Members of a Tayside entertainment institution will step out on stage for a final curtain call later this year.
The Angus Minstrels have been entertaining audiences for almost 60 years and raised £600,000 for more than 100 deserving causes.
The group – which started life as the Angus Black and White Minstrels – replicated the popular BBC television programme and had an enviable reputation for spectacular music sets, stunning costumes and memorable song and dance routines.
In 1985 it celebrated its 25th anniversary and received a royal seal of approval in the form of a visit from Princess Anne, who attended one of the performances.
The group changed its name in 2005 to move with the times and abandoned the 45-year-old tradition of “blacking up” on stage.
The annual show continued but dwindling crowds and a struggle to attract cast members led to last year’s show being cancelled.
The committee attempted to secure a company for this year’s production but was unable to get sufficient numbers.
Chairman Jamie Watson said the decision was made to announce a final farewell show in November “showcasing the best of the Minstrels over the last 60 years”.
Mr Watson said audiences used to queue around the block throughout the night for tickets in its heyday.
He said: “Unfortunately since the early-2000s the demand for tickets has started to drop and audience numbers have steadily reduced.
“This has had an impact on the level of monies being donated to charity and also the ability to finance the high end shows that the Minstrels are known for.
“The Minstrels are currently at a point where the monies raised are similar to the costs incurred, resulting in donations being reduced.”
The move to end “blacking-up” proved controversial, despite the practice being regarded as a relic of an earlier era by that time.
Mr Watson said it followed a request from Angus Council in 2005.
“The council were cautious in their approach and didn’t demand that the make-up be removed but we were reminded who we rented the theatre from,” he said.
“In order to continue, the Minstrels complied with the request and subsequent shows were billed as the Angus Minstrel Show – dropping all references to black and white.
“It was an old format that worked well on national television and has been widely enjoyed by thousands of audience members over the years – including many black people and other ethnic minorities.”
He said the recent drop in numbers could more likely be attributed to audience members literally dying off.
“The average age of the audiences has always been quite high,” he added.
“Link this with the older format of the variety-type show, which really hasn’t changed since the show started in 1960 and I think these would be the two main factors for the loss of audience members.”
The committee is urging past members to participate in the farewell show and interested parties should speak to any committee member, email email@example.com or contact the society via Facebook.
The performances will run from November 6 until November 9 with tickets being released for general sale in August via the Webster Theatre box office.
Sandy provided the inspiration for the show
It was in 1960 that producer Maggie Moss formed the Angus Black and White Minstrels to raise money for the then Scottish Council for Spastics, which is now Capability Scotland.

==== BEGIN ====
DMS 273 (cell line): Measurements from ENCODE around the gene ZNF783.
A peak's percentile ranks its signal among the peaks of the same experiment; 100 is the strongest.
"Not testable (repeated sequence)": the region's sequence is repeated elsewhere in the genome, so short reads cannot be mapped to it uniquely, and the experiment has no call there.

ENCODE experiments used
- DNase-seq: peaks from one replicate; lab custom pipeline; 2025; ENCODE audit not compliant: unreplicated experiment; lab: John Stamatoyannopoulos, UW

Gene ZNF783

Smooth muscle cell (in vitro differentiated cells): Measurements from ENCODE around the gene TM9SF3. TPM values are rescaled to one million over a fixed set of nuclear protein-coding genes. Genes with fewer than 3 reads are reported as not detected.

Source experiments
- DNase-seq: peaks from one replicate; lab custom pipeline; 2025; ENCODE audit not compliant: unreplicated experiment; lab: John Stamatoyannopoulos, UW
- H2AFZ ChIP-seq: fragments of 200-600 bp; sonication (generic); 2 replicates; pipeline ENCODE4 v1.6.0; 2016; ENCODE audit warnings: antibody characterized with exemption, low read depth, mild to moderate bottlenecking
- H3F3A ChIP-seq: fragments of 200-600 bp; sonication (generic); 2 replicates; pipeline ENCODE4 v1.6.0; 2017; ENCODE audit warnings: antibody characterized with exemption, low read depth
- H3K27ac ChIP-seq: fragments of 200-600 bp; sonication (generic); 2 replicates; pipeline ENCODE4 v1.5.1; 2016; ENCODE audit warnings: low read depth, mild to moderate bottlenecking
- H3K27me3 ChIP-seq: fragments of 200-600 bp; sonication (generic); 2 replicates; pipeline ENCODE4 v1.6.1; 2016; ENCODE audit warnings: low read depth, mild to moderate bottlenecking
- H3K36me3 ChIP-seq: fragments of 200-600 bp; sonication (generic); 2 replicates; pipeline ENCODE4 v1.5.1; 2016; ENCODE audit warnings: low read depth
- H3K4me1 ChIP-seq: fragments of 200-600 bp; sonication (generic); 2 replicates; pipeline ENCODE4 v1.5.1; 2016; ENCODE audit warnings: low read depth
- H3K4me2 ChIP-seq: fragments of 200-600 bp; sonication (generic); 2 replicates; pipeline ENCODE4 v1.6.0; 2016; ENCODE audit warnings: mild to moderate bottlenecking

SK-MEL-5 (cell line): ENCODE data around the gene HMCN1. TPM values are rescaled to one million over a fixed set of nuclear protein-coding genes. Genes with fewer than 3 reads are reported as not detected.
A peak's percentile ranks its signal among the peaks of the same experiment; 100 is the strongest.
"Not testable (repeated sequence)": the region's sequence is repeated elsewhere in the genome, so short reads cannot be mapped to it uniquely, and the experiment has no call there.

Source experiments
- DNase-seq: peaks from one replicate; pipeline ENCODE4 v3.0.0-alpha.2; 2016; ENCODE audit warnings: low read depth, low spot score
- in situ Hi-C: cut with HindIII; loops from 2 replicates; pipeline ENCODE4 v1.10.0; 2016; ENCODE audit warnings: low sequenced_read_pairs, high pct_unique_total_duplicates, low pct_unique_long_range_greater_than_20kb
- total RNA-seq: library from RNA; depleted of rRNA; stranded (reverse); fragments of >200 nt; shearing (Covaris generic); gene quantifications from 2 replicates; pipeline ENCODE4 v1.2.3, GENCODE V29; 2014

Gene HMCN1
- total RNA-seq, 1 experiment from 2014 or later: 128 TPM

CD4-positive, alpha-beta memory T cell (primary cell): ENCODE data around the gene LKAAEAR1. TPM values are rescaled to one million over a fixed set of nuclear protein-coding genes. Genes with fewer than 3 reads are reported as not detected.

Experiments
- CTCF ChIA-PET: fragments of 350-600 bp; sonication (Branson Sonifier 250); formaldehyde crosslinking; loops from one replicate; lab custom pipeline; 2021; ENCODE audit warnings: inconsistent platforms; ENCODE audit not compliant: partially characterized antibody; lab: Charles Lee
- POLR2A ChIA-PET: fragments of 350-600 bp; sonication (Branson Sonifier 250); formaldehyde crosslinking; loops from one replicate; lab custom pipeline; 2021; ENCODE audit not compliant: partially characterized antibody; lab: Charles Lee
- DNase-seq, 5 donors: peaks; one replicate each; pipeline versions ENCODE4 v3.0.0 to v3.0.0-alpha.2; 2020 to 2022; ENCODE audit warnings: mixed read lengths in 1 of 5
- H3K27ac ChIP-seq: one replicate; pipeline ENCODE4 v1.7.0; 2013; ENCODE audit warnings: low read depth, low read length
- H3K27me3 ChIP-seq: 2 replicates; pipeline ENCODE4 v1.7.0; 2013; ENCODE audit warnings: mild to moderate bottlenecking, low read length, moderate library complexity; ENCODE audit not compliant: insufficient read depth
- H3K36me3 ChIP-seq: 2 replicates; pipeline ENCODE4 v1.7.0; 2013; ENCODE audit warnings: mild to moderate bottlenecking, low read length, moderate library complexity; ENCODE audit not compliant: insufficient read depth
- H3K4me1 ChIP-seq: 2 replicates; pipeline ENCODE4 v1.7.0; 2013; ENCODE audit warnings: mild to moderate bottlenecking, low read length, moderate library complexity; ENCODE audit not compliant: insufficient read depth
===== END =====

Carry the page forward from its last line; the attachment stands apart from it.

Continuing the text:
The Angus group was given official permission from the producer of the Black and White Minstrel Show to use the name and the act.
The committee wrote to George Mitchell who sent them a few musical scores from his shows so that they could be as authentic as possible.
He also arranged to send them a consignment of black stage make-up.
Mrs Moss’s son, Sandy, was born with physical and mental disabilities and she booked the theatre for three nights, but such was the demand that an extra couple of nights were added to the run.
It soon became apparent that the level of funds being raised annually would allow for other charities to benefit.
Consideration was given to anyone who requested funding but priority was always given to charities that focused on the disabled and children.
Sandy sadly suffered from brain damage and died at the age of eight.
However, it was his courage which provided Mrs Moss with the inspiration to ensure the Black and White Minstrels continued performing and raising money for the benefit of children.
In its heyday, tickets the Angus Black and White Minstrels were like gold dust.
Bus-loads would head to Arbroath from all over Scotland to queue up overnight outside the Webster Theatre in the town’s High Street.
The Black And White Minstrel Show was removed from BBC television schedules in 1978 after being accused of racism and ethnic stereotyping.
A touring version toured continuously from 1960 until 1987, before a final tour of three Butlins resorts saw the last official Black and White Minstrel Show on stage in 1989.
The Arbroath show went on to outlive the original BBC series and continued to prove popular despite accusations of being politically incorrect.
Mrs Moss, who was awarded the British Empire Medal in 1989 for her services to charity, died in 2004 just months after the 43rd annual show.
The 2005 production was the first time there were no painted black faces on stage following a change of name to the Angus Minstrels.
The following year the Webster Theatre was closed for refurbishment and the Minstrels went on tour to Forfar.
There was no show in 2007 but the Minstrels opened the refurbished Webster Theatre with a performance in January 2008 and then returned to their normal performance dates in November of the same year.
Over the years the show raised thousands of pounds for various charities, with its donation of £10,500 in 2016 breaking through the £600,000 total presented to more than 100 deserving causes.
The main benefactor these days is CHAS (Children’s Hospices across Scotland).